Category Archives: Uncategorized

Migrating from SVN to Git while Splitting Repository

As the final stage of a recent project we were transferring our large Subversion repository into multiple Git repositories. We wanted to retain as much of the Subversion history as possible. Interestingly this turned out to be considerably more complex than expected! See the end for links to pages that various other people have written about this process.

We initially considered splitting up the repository at the same time as doing the migration. However, it turned out to be very difficult to preserve the full history this way. Doing the process in two steps – migration then splitting – was a better approach. Another reason for doing two steps was that not all of the original repository was going to be split off. A large amount of content that was legacy would be left behind as an archive.

So the plan was that we would do an initial migration to Git. We would retain this as a standalone read-only archive of everything (about 1.6GB). Active ongoing content would then be split (copied) into separate Git repositories (which would only be about 100MB in total).

Subversion to Git Migration

The normal migration approach for Subversion to Git seems to be to use git svn . This tool however appears to be more of a live synchronisation tool so that people can use both Git and Subversion at the same time. For this reason, and others, we did not find it ideal for a one off migration. We eventually discovered an excellent tool called reposurgeon which is designed precisely for one-off migration. This tool is hugely configurable, fast, and supports a lot of the spurious baggage that comes with an old Subversion repository (which in our case had started out life as an even older CVS repository). Another advantage of reposurgeon is that it automatically creates a Makefile to define migration options and manage each migration step. This encapsulates the whole process and is important as we found that a number of migration attempts were necessary before it looked like everything had worked correctly.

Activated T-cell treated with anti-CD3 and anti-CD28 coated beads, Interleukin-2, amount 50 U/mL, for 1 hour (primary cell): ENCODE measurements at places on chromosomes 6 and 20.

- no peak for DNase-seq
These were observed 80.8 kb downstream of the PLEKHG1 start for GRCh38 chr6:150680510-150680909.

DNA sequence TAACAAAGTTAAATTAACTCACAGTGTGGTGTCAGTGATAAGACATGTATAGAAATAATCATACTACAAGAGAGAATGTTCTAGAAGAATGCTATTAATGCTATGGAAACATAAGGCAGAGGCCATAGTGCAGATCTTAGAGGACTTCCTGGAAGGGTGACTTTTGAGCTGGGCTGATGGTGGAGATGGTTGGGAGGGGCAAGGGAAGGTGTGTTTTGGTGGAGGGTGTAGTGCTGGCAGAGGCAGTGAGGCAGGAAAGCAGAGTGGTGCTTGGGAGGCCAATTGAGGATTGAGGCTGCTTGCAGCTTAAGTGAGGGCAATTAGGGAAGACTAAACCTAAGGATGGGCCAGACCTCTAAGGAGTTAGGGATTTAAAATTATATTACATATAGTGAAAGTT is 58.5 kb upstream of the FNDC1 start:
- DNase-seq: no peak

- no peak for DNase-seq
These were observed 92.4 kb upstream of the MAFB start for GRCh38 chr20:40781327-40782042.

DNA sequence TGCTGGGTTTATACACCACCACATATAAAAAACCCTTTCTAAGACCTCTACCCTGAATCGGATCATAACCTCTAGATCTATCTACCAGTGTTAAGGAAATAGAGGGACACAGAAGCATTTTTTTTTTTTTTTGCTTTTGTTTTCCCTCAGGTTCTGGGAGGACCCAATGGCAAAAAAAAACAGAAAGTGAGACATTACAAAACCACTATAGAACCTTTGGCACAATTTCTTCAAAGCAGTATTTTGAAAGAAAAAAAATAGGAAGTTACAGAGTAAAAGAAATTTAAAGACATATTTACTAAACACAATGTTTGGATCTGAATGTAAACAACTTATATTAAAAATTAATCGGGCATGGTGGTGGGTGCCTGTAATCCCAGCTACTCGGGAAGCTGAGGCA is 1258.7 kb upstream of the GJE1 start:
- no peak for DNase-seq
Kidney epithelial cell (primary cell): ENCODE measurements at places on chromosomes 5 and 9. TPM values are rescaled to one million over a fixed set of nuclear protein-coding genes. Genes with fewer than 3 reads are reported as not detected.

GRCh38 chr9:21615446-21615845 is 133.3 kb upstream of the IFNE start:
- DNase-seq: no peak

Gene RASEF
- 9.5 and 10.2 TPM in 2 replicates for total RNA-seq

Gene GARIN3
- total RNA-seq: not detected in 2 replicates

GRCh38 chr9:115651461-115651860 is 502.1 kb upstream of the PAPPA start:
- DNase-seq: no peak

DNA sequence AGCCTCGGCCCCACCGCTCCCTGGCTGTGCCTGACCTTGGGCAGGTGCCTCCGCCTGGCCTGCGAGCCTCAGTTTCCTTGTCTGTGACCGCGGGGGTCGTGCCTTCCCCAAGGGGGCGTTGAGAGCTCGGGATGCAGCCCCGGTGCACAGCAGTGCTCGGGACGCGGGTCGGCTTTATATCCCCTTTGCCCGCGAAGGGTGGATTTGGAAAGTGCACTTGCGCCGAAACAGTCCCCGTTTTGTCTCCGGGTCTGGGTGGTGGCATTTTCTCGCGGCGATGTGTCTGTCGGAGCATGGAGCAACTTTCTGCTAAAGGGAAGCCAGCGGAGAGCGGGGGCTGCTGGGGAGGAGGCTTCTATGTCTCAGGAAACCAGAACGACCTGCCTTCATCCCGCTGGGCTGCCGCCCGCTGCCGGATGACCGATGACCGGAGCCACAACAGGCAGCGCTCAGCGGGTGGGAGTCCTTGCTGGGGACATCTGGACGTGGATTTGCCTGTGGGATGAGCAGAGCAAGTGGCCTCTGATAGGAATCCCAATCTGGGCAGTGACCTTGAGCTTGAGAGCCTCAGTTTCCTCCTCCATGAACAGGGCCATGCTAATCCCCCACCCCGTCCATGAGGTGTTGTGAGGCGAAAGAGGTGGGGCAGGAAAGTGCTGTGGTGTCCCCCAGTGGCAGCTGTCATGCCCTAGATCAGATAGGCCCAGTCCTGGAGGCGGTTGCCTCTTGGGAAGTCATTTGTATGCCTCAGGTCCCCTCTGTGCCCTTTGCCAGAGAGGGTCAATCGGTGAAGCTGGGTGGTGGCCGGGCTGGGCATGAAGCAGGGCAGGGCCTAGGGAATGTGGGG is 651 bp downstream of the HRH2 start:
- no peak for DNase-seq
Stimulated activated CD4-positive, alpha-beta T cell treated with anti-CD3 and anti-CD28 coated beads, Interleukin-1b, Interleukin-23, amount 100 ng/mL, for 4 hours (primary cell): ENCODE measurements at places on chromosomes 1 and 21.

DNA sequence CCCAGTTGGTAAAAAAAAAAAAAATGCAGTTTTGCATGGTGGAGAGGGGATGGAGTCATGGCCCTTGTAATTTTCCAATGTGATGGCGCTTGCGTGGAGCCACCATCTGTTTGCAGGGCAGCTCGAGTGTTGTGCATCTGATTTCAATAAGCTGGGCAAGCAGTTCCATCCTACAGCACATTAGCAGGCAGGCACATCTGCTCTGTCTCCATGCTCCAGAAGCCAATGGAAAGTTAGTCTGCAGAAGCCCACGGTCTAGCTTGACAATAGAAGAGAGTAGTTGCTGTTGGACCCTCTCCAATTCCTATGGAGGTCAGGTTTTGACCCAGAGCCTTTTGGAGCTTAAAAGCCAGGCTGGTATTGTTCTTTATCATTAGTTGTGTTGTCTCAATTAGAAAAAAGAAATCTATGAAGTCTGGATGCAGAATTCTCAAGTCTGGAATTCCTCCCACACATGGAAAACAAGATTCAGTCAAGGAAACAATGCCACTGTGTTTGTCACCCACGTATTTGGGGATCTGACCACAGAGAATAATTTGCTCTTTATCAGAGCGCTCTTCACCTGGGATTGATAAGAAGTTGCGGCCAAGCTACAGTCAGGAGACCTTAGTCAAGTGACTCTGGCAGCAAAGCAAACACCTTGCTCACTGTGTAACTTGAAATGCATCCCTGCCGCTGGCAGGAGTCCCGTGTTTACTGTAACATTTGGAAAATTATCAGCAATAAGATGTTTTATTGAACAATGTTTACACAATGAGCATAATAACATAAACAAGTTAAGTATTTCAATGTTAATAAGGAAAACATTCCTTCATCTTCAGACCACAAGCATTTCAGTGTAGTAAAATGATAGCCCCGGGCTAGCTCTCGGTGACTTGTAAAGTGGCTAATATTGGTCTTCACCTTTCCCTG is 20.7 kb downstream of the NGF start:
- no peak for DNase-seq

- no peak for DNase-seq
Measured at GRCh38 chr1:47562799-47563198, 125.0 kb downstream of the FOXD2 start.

The first problem we hit was that when our Subversion repository was created it had not been structured into trunk and branches. It was only at a later point (when a formal branch was actually needed) that it had been reformatted into this standard structure. The reposurgeon tool assumes the standard structure and as a result history prior to the restructuring and creation of trunk was effectively lost (buried in pseudo branches that reposurgeon creates to represent the previous root structure, complicating history extraction when subsequently splitting up the repository). Since we had only ever had one formal branch (albeit a big one) we opted to migrate using a flat structure (by using --nobranch as a read option in the reposurgeon Makefile). This meant that the repository was treated as an ordinary directory tree from the root – trunk and branches had no special meaning.